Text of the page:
There were four of us in our late 20s/early 30s plus our guide. Most of us had met for the first time the day before, none of us had ever climbed outdoors, and now we were staring up at a rock wall we were going to climb, trusting these strangers to keep us from plummeting to our deaths, should we fall. Spoiler alert: we all left in (mostly) one piece.
The previous week, my new friend Terra had invited me rock climbing, along with her friend, Omar, and Omar’s friend, Sean. She had booked us on a day-long guided outdoor climb at Smith Rock, a mecca for rock climbers, one of the Seven Wonders of Oregon, and a spot I had personally wanted to revisit ever since my initial bike camping weekend there last September (read the full story about that trip here). So obviously, despite having only known Terra for a couple of weeks and having never met the guys, I said yes to spending a night in a hotel room with three strangers and trusting them for my very first outdoor climb the following day. Luckily, we all got along as if we had known each other for years. Similar senses of humor, easy-going natures, and a fantastic guide made the experience a real pleasure as well as an adventure.
Initially, my concerns were for the weather (fingers crossed it wouldn’t be windy and rainy), and that a heretofore unknown fear of heights would emerge. Luckily, despite the snow we drove through to get to Kah-Nee-Tah the previous evening, the morning dawned clear and bright, with sun shining down on us all day. Perfect climbing weather, and our guide directed us toward climbs in the sun.
As for the fear of heights, I got equally lucky that I never once felt uncertain due to my distance from the ground. Where I felt most uncertain was in trusting my own feet and finger grips – would my toes hold? My fingers? My shoes? Was I really strong enough to stand solely supported on one leg while three of five toes clung to a spit of rock no bigger than the width of my index finger?
Prior to climbing at Smith Rock, I had done some outdoor bouldering at Joshua Tree National Park in California, but it had been years since I had been in a climbing harness or tied a knot in a rope for belaying. I can not speak highly enough of KAF Adventures and especially our guide, Trevor, for leading us through all the steps in a way that was knowledgeable and informative, fun and yet gave us enough practice and self-confidence so that we could soon jump right into climbing. He also was incredibly supportive and encouraging of our own speed of climb and various abilities. The guys scampered up the rocks like mountain goats, or those frogs that have suckers on all four feet, allowing them to latch onto smooth surfaces. Terra wasn’t far behind. I was definitely more timid, again, not because of a fear of falling or dying – that part was actually fun – but because I’m somewhat timid when it comes to doing new things and had trouble trusting in my own ability.
Our first climbing location featured two routes: Lean Cuisine and Jersey Shore. I’m not making that up; those were seriously the climb names. Once I got past that, Trevor explained that these climbs had more hand and foot holds from actual rocks sticking out or small caverns pushing into the rock. We used a process called edging for this type of climb, combined with toeing-in. Edging in when you place the sides of your foot on small ledges; toeing-in is, as you might expect, is sticking your toes onto the available ledge, relying on their strength. While I didn’t summit at either of those locations, getting stuck about 3/4 of the way up on both of them, I did summit on our second climbing location called Rope de Dope. This climb was on a different type of rock; the cliff face was pock-marked with a pitted surface that required you to use a technique called smearing, where the ball of the foot is flat against the rock face so that you rely on the friction between your shoe and the rock to hold you in place. This and toeing-in (and Trevor’s encouragement) finally got me to the top.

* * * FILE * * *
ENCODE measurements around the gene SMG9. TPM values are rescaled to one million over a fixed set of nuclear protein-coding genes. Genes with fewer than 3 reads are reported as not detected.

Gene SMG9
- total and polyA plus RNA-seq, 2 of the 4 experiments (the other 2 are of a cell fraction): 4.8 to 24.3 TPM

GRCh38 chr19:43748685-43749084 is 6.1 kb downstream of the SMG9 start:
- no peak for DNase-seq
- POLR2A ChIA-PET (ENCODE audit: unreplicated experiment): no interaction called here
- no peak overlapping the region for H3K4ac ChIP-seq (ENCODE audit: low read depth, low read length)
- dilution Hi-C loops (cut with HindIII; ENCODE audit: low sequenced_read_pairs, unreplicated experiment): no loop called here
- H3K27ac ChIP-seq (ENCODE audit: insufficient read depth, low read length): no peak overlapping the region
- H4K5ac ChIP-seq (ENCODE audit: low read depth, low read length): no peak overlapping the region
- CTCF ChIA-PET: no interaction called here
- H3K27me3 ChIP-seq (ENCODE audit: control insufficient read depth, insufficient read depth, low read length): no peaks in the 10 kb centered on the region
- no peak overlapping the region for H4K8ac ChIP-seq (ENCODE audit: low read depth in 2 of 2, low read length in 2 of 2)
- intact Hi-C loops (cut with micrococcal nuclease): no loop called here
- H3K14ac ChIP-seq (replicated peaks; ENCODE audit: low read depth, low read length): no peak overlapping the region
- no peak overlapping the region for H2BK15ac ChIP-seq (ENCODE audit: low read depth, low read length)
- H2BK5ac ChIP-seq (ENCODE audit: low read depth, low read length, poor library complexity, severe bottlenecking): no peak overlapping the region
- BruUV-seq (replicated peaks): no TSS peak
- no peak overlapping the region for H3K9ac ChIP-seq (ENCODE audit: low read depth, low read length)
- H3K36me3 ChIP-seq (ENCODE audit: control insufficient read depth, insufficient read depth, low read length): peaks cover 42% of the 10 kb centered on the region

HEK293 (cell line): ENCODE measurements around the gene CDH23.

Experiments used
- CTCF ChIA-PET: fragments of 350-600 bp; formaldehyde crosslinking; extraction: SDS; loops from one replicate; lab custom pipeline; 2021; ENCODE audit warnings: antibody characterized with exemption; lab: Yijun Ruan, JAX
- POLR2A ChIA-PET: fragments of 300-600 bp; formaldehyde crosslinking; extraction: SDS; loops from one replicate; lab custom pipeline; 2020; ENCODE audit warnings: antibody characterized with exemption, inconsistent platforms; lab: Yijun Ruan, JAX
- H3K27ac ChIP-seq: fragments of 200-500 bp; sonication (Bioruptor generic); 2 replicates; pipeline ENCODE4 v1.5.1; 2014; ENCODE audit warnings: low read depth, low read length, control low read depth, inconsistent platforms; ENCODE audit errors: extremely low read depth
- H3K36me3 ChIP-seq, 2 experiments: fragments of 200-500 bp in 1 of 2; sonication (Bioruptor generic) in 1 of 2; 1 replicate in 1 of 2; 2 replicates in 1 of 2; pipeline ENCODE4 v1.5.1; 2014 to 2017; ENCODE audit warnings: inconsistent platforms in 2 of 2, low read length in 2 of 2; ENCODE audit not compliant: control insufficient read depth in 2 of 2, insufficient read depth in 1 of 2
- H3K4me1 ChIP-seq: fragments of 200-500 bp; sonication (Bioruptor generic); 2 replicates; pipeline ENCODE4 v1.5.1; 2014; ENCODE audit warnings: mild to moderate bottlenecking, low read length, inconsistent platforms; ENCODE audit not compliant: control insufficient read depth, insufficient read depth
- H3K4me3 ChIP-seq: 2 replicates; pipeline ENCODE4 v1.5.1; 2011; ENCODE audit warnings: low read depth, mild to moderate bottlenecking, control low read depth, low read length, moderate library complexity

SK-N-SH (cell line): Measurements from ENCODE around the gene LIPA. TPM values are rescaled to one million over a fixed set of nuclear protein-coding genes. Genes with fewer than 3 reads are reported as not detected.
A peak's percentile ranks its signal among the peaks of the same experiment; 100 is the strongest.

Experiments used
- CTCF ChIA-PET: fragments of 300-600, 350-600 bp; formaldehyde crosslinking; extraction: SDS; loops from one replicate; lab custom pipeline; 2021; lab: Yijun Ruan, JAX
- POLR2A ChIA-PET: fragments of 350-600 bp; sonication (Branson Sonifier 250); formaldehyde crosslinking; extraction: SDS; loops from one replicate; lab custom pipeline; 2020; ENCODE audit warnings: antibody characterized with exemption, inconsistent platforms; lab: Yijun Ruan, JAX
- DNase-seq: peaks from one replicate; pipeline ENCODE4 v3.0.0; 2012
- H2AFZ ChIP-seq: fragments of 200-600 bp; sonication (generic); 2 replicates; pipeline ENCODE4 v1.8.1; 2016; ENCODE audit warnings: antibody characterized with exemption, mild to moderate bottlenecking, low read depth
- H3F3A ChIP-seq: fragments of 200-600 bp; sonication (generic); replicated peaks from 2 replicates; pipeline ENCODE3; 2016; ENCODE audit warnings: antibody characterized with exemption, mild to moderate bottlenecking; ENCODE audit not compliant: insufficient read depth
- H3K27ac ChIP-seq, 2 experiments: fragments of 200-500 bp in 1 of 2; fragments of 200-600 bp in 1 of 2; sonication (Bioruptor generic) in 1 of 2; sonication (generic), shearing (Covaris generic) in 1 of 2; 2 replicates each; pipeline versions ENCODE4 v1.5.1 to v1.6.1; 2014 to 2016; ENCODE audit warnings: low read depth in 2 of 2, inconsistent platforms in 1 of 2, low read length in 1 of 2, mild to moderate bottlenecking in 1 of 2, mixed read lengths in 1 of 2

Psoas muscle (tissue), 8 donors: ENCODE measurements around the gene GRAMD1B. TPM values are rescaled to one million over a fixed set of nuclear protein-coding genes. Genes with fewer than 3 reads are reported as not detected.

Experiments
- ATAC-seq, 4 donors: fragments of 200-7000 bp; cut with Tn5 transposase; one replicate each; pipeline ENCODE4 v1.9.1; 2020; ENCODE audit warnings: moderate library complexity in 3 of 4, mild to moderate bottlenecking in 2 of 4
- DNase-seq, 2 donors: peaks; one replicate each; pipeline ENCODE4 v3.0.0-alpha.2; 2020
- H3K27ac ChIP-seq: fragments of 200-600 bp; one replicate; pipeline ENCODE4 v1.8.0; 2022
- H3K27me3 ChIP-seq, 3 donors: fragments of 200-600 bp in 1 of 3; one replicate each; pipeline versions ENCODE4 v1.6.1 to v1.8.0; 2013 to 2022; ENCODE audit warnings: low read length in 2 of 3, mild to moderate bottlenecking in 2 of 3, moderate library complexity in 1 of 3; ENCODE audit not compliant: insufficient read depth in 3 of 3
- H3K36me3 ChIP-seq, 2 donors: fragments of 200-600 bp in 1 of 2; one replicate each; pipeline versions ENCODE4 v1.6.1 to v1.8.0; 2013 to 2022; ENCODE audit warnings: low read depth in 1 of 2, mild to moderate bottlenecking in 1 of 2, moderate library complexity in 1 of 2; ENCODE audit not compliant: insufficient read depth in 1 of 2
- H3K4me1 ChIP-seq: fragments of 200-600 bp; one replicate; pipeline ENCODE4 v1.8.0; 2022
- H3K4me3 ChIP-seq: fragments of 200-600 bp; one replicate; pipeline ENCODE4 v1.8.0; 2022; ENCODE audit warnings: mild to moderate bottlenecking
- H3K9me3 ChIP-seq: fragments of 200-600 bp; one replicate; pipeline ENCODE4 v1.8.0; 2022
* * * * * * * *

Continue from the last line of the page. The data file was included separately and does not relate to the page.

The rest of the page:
The best part for someone not scared of heights or dying is when you get to sit back on your harness and either chill up there for a while, resting arms and toes and fingers and your brain, or else having your belayer (the person on the ground beneath you, hooked to you via your climbing rope) helping you essentially hop your way back down the rock. The worst part of it all, for me, was the adrenaline that built up in my arms and legs and neck and back and fingers and toes so that even weeks later, I still feel a little tense. Thank goodness therapeutic massages exist. And as you can see Terra demonstrating here, we recommend some stretching before, during, and after your climbs.
I also can’t recommend KAF Adventures enough. KAF is apparently a Hebrew word that roughly translates to “act to realize your potential,” and speaks nicely to what the company tries to provide. They have guided climbs for all levels all over the Pacific Northwest, but they also offer guided mountain biking tours, backpacking tours all over the world, mountaineering expeditions, and winter recreation. Basically, if you’re active outdoors, you should check out what they have to offer. They have a new programming beginning in Portland this summer, which I’m pretty excited about, and they will continue to lead tours at Smith, because really, check out these views. Why wouldn’t you want to climb there?